The majority of YouTube’s most popular videos on the subject of COVID-19 fail to address key prevention behaviors for mitigating the spread of the virus. Instead, 84% of the videos mention death, and 79% suggest fear and anxiety. These findings come from a study published in JMIR Public Health and Surveillance.
The coronavirus COVID-19 was first discovered in Wuhan, China in December 2019 and has since taken the entire globe by storm. As there is currently no available vaccine for the virus, the most effective way to protect public health is through individual behaviors such as social distancing and hand washing. It’s therefore vital to ensure that accurate prevention information is reaching the public. Researchers wanted to examine the content being published on the second largest social media platform, YouTube.
A study was conducted on a sample of the 100 most widely viewed YouTube videos that were pulled from the keyword “coronavirus” in the month of January 2020. As of March 5, 2020, these videos had reached a collective of over 165 million views. The sources of the videos were mainly television or internet-based news, but also included content uploaded by consumers and medical professionals.
Researchers analyzed the content of the videos to see whether they would address the seven prevention behaviors outlined by The Centers for Disease Control and Prevention. These seven behaviors are hand washing, staying at home when sick, avoiding contact with those who are ill, covering coughs and sneezes, disinfecting surfaces that are frequently touched, wearing a facemask when caring for the sick, and wearing a facemask when ill.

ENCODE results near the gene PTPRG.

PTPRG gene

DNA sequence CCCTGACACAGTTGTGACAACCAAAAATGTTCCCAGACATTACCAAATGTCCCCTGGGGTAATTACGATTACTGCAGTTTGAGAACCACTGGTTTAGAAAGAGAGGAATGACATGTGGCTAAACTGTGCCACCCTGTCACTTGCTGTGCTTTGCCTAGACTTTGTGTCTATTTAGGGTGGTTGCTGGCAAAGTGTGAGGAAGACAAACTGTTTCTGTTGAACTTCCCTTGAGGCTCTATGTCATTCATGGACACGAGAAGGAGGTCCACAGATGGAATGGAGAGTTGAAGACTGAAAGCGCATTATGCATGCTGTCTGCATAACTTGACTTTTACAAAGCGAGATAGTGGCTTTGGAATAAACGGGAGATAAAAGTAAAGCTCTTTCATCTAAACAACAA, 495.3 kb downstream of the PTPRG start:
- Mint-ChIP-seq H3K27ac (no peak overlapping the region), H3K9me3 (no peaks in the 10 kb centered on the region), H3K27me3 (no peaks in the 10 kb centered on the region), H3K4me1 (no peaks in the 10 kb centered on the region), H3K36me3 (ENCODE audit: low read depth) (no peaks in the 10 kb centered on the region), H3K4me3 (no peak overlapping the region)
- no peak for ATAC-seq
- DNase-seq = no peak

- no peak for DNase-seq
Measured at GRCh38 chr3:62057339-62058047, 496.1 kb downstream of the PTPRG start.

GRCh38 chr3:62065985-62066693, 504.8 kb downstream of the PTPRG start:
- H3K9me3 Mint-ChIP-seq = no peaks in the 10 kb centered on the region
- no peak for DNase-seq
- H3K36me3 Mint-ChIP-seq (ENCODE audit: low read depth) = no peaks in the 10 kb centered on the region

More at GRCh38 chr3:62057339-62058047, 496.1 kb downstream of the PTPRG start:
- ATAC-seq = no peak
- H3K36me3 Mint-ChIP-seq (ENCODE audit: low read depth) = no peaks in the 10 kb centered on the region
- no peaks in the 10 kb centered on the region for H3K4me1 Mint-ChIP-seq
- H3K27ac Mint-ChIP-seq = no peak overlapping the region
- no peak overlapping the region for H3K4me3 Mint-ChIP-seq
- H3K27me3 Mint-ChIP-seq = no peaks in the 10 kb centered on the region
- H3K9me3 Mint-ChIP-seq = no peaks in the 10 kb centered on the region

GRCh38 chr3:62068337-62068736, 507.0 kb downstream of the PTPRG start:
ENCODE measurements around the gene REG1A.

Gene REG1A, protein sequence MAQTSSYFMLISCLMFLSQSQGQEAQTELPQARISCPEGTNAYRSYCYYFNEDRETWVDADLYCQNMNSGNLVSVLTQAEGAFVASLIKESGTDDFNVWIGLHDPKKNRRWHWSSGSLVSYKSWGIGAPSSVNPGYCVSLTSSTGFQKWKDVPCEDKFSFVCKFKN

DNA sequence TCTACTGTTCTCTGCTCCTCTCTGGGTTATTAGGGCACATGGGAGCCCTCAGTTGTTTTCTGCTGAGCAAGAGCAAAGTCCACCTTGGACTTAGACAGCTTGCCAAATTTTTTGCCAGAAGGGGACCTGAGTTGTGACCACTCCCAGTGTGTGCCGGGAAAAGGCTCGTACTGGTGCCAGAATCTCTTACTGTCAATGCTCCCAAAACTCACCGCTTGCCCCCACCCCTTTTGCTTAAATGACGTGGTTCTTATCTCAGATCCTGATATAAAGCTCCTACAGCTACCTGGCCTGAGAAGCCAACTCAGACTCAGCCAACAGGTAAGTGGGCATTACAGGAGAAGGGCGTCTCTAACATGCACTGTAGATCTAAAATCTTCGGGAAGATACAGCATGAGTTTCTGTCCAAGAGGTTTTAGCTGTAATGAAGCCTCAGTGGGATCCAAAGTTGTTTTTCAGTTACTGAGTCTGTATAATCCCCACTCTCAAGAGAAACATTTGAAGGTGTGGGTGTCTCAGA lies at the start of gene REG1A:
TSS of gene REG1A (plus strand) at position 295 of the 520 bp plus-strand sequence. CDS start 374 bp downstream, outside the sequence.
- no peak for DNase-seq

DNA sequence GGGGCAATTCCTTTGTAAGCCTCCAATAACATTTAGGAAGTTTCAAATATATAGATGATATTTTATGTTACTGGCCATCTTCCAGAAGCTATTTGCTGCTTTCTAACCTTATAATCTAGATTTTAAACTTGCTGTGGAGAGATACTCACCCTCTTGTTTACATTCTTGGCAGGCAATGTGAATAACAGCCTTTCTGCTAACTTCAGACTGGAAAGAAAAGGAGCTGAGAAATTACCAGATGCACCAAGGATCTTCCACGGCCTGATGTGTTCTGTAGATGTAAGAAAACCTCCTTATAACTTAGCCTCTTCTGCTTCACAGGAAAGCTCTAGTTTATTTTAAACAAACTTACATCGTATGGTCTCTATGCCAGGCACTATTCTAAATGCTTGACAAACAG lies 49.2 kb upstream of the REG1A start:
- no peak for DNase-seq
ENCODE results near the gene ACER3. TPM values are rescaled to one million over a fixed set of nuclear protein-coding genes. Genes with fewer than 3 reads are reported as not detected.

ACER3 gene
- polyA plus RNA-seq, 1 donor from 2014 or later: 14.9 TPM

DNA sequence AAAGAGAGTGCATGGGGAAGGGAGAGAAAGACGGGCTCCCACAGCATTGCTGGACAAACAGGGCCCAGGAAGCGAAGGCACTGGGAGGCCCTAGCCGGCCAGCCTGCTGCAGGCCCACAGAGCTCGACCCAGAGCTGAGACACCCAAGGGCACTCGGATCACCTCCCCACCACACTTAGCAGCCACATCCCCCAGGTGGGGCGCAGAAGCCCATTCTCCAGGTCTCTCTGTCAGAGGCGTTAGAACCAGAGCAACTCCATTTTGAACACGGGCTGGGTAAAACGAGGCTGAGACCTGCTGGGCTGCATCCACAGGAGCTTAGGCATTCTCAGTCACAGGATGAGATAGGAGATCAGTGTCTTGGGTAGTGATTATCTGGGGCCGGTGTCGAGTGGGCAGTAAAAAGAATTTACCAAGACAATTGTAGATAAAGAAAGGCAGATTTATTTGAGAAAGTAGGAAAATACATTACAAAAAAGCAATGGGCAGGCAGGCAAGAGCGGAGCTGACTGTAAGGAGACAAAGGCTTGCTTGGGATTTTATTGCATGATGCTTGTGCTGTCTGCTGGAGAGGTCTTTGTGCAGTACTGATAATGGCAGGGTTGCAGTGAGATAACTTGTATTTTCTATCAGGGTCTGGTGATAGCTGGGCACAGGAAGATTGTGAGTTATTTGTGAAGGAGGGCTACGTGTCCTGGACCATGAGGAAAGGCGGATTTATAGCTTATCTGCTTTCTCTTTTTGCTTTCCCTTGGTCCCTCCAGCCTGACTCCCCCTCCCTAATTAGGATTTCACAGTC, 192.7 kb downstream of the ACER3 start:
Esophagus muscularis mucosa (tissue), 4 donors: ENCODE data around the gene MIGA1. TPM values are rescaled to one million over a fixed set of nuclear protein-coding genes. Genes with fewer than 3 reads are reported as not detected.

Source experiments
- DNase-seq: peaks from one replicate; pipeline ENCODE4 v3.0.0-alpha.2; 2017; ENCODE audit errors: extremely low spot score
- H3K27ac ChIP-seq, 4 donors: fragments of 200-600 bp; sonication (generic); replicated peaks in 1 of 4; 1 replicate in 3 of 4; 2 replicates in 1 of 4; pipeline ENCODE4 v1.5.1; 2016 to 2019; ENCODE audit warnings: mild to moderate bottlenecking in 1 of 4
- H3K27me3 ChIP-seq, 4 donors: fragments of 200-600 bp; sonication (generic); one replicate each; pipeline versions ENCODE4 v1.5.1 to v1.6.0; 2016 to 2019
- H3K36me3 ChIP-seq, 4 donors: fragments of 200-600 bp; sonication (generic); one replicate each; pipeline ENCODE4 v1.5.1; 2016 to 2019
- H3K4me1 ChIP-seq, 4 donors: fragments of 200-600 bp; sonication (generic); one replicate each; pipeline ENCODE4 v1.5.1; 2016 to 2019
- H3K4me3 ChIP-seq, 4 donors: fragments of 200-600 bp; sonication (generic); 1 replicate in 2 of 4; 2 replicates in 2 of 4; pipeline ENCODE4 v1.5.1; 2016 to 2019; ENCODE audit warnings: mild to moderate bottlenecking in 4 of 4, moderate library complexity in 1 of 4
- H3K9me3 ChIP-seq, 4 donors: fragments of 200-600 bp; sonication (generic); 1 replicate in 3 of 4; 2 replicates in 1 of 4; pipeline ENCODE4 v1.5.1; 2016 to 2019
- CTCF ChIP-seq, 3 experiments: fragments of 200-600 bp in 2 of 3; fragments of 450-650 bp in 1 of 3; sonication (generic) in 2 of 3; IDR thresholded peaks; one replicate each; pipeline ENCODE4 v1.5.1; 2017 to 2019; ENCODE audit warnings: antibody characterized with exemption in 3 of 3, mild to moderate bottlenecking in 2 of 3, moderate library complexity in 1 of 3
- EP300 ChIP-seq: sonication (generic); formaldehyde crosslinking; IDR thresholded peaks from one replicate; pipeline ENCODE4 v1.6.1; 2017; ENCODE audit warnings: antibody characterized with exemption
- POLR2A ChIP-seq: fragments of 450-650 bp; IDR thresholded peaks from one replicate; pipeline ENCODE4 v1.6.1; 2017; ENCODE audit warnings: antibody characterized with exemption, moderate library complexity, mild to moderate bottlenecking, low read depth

Results showed that less than a third of the videos mentioned any of the seven key prevention behaviors. About a quarter of the videos discussed hand washing and less than a fifth mentioned disinfecting frequently touched surfaces or properly covering coughs and sneezes.
Twenty-nine percent advised staying home when sick and 31% mentioned avoiding contact with those who are ill.
While most videos failed to address preventative measures to slow down the transmission of the virus, the vast majority of videos included fear-inducing content. Results showed that 84% of the videos mentioned death and 79% suggested fear and anxiety. These videos had collectively amassed more than 100 million views.
The videos in the study had massive audiences, indicating that YouTube serves as a significant source of news during the COVID-19 pandemic. With a constantly evolving situation such as this one, information changes rapidly, making it even more crucial to evaluate the source of news that is reaching the public. Researchers explain that YouTube is failing to meet a unique opportunity to educate the public through video format.
The authors discuss the importance of these findings, noting that the prevalence of fear-inducing video content likely contributes to feelings of public anxiety, encouraging maladaptive behaviors like panic-buying and excessive trips to the emergency room. Researchers conclude that consumers must become “critical evaluators of disseminated information about COVID-19 found on YouTube”.
The study, “Preventive Behaviors Conveyed on YouTube to Mitigate Transmission of COVID-19: Cross-Sectional Study”, was authored by Corey H Basch, EdD, MPH; Grace C Hillyer, EdD, MPH; Zoe C Meleo-Erwin, PhD, MA; Christie Jaime, MS; Jan Mohlman, PhD; and Charles E Basch, PhD.